Violet Eliza-Sioux James has been taping signs inside her apartment window, sharing what life has been like under the COVID-19 lockdown at the University of New Brunswick in Fredericton.
James lives at Magee House, a student residence with an outbreak of COVID-19 cases.
"I knew that people were going to be driving by, looking in our windows," said the 23-year-old.
So James, her fiancé and their roommate, each claimed a window inside their UNB apartment to put up posters. The messages include: "No laundry," "Press welcome" and "We deserve care."
James said the posters represent how people are feeling inside the residence, which is for mature students and families.
"I understand how lockdowns are important and why they work but people in those lockdowns need to be safe," she said.
James alleged the university had restricted the students' access to emails and Microsoft Teams, a video chat program, but the university said this was never the case.
"UNB has not restricted email or Teams access to the students of Magee House and holds daily Teams meetings with them," spokesperson Heather Campbell said in a statement.
James said she heard about the first case of COVID-19 at Magee House on Thursday night. A virtual meeting was held the following day with the residents to figure out how to tackle the issue and keep people safe.
Residents were encouraged to continue with their classes and go to work.
Then around 10 p.m. Saturday, they were told about a second case of the disease, and isolation went into effect immediately.
'An anxious wreck'
James is concerned about the lack of information UNB administrators are providing about the outbreak at Magee House, which has 101 apartment-style units, and where some tenants may have school-age children.
"Residents are now worried about our own safety within the walls instead of just worried about the safety of viral contagion."
The isolation was expected to last three days but has been extended to May 8 — information that was only relayed to students on Tuesday.
"I've been an anxious wreck since it was announced," said James, an honours student in environmental science.
She said she has asthma and her fiancé has a brain tumour.
"If either of us gets this, it could be deadly for us," said the Ontario student.
Living without food
James said she's been stuck with three large piles of laundry and three clean shirts to last her until her isolation period is done.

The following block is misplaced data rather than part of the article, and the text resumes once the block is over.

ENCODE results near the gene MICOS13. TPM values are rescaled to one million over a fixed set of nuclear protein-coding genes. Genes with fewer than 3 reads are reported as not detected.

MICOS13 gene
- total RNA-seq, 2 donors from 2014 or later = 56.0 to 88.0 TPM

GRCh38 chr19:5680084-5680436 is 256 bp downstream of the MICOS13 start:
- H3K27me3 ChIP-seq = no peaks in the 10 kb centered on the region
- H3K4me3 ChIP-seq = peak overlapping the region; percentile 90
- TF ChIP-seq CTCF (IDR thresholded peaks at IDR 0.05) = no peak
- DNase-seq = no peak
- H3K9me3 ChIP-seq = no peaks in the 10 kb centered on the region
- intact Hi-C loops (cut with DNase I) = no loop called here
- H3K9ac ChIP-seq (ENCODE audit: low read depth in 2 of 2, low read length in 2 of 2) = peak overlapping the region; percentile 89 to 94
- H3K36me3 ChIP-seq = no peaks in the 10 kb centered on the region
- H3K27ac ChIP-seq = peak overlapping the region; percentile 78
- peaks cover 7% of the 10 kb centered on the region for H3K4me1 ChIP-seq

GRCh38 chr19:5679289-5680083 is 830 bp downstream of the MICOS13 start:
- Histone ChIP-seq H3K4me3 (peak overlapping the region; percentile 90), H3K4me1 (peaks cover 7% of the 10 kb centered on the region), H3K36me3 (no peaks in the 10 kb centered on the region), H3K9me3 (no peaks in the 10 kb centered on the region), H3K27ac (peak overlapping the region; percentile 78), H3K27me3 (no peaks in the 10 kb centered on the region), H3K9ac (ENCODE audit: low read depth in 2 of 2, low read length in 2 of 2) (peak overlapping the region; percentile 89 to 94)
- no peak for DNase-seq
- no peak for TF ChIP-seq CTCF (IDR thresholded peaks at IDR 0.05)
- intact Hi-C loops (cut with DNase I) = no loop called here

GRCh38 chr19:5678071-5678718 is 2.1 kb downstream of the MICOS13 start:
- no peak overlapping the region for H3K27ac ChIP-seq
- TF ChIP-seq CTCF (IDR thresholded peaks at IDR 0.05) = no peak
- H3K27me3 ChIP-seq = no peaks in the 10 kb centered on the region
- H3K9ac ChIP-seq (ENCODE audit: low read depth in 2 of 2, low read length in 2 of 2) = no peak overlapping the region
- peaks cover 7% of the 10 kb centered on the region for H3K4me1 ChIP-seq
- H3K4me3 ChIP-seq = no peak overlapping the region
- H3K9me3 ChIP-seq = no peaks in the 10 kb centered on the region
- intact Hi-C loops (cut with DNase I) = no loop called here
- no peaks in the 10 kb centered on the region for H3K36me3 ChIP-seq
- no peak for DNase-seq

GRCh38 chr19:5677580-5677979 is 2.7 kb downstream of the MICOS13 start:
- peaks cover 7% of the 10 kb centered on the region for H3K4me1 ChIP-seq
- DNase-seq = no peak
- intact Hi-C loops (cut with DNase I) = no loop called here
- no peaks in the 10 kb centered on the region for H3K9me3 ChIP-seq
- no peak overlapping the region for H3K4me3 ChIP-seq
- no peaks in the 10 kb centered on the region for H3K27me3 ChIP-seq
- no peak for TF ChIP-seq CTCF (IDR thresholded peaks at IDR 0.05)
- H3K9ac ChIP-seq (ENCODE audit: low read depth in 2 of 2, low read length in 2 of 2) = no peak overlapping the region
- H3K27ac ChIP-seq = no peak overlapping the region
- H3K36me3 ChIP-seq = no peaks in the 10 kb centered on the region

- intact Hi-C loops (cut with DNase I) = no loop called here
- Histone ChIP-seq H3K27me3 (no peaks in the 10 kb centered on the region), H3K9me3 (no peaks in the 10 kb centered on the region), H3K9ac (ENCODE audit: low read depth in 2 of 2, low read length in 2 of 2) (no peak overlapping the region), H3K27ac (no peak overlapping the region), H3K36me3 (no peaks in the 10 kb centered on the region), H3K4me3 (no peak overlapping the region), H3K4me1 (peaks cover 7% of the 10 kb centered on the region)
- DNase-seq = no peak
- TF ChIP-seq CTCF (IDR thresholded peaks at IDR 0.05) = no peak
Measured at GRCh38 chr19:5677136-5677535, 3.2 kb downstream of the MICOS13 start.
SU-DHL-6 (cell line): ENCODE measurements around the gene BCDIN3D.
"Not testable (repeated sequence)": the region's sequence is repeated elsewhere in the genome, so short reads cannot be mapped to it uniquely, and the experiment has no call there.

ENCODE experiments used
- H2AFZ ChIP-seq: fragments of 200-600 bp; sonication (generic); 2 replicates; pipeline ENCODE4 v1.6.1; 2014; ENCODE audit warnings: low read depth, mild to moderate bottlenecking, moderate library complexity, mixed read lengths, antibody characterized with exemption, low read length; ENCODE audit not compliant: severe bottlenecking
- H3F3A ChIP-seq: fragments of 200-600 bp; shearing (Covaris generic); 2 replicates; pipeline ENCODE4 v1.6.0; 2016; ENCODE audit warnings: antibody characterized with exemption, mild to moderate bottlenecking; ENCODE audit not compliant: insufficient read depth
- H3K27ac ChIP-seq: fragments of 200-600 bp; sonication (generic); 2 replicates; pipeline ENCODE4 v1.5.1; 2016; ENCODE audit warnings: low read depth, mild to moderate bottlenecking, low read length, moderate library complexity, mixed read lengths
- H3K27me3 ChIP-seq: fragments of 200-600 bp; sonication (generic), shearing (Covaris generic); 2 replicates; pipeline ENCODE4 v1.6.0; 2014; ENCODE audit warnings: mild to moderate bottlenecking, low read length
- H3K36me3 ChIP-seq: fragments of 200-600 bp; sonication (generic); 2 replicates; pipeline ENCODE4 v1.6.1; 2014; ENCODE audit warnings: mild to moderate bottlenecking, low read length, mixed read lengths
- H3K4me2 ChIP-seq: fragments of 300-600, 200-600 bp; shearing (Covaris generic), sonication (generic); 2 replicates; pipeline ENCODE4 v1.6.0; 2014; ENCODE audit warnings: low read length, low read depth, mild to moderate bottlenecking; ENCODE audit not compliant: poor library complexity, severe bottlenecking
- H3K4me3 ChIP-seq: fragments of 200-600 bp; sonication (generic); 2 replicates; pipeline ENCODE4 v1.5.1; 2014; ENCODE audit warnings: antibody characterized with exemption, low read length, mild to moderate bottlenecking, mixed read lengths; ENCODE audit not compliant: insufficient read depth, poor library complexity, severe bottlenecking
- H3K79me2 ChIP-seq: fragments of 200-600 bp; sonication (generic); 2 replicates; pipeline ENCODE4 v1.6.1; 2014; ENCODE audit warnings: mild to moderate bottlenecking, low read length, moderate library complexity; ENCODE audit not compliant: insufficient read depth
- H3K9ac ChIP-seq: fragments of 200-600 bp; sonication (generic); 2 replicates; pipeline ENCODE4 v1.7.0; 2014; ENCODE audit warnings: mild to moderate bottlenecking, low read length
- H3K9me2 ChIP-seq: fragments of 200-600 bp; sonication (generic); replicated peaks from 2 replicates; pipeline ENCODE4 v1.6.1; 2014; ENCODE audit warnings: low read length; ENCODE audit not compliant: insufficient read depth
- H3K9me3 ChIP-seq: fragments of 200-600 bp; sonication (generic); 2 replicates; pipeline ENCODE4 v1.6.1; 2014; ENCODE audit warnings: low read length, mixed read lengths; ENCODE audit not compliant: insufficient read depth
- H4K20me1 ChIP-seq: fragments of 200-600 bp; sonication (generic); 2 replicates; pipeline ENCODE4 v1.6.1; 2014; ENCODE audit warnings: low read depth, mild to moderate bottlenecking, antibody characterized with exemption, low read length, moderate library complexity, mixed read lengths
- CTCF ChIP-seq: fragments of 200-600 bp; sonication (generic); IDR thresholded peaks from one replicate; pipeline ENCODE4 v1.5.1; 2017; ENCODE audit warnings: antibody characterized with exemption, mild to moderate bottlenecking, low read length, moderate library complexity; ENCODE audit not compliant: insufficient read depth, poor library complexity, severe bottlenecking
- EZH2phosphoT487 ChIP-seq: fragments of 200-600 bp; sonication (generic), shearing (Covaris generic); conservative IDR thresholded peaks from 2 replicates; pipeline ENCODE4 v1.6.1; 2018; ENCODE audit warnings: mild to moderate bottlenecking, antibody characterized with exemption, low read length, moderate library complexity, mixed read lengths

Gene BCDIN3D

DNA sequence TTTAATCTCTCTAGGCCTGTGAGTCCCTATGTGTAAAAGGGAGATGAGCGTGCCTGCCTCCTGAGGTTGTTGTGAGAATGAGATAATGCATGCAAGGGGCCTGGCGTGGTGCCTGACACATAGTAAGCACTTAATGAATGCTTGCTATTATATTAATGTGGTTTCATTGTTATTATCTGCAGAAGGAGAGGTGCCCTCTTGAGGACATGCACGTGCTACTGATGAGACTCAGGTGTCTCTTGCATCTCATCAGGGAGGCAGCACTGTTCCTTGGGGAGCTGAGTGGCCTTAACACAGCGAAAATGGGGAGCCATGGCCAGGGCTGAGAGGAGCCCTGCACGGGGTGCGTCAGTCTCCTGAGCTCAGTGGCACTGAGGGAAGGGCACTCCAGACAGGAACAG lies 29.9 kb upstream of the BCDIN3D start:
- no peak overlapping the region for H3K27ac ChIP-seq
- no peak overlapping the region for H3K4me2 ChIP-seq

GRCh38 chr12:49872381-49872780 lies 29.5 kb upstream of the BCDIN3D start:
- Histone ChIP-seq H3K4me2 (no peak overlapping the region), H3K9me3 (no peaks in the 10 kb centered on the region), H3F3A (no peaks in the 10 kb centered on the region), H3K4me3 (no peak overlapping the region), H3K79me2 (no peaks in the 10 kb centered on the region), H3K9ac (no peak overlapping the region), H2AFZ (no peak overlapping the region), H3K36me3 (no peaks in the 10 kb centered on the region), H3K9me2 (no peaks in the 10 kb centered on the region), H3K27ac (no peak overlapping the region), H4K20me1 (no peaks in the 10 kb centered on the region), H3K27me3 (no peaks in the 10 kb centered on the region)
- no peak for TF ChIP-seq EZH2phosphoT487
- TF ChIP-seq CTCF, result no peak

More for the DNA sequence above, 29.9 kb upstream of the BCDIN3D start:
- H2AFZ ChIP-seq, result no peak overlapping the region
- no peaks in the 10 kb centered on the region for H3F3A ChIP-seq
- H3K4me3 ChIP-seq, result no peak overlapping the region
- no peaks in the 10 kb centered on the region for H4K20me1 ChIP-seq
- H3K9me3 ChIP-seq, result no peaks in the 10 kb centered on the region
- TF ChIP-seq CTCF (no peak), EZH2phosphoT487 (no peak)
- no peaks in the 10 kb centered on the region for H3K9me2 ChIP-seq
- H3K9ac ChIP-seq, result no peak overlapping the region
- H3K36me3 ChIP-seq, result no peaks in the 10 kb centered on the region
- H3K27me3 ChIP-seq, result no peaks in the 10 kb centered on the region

Some residents are without groceries, and the cost of ordering takeout could get expensive for students, she said.
Students were able to get garbage pickup on Tuesday. James said Tuesday was also the first time she saw cleaning crews inside the building.
"We're not begging to go out to bars," she said. " … Right now we're currently begging for laundry services and for food."
She said some residents are pregnant or have young families.
Outbreak is travel-related
Chief Medical Officer of Health Dr. Jennifer Russell confirmed Tuesday, who has expressed concern about the transmission of three coronavirus variants now in the province, confirmed the UNB outbreak is travel-related but would not elaborate.
"Whether you travel outside of the province, in another area of this country, or another country, the variants are everywhere," she told reporters during the COVID briefing.
Public Health officials are "very concerned about the fact that this outbreak in Zone 3 [the Fredericton region] is a variant and it's the India variant that we're very, very concerned about in terms of being very, very, very aggressive in terms of being contagious and causing more severe symptoms," Russell said.
She would not say whether the case of the variant first recorded in India is at Magee House.
Department of Health and UNB officials would not say either.
Living in close proximity
Although they're in isolation, James said students are still living in close proximity to one another and the hallways are narrower than two metres.
Family members and staff of Magee House were tested Sunday afternoon. More tests are expected Wednesday.
She's been wiping down her apartment with Lysol and opening the windows to get fresh air, while trying to focus on her year-end exams and assignments.
"I'm still trying to navigate how to actually focus on my end-of-year assignments and end-of-year exams."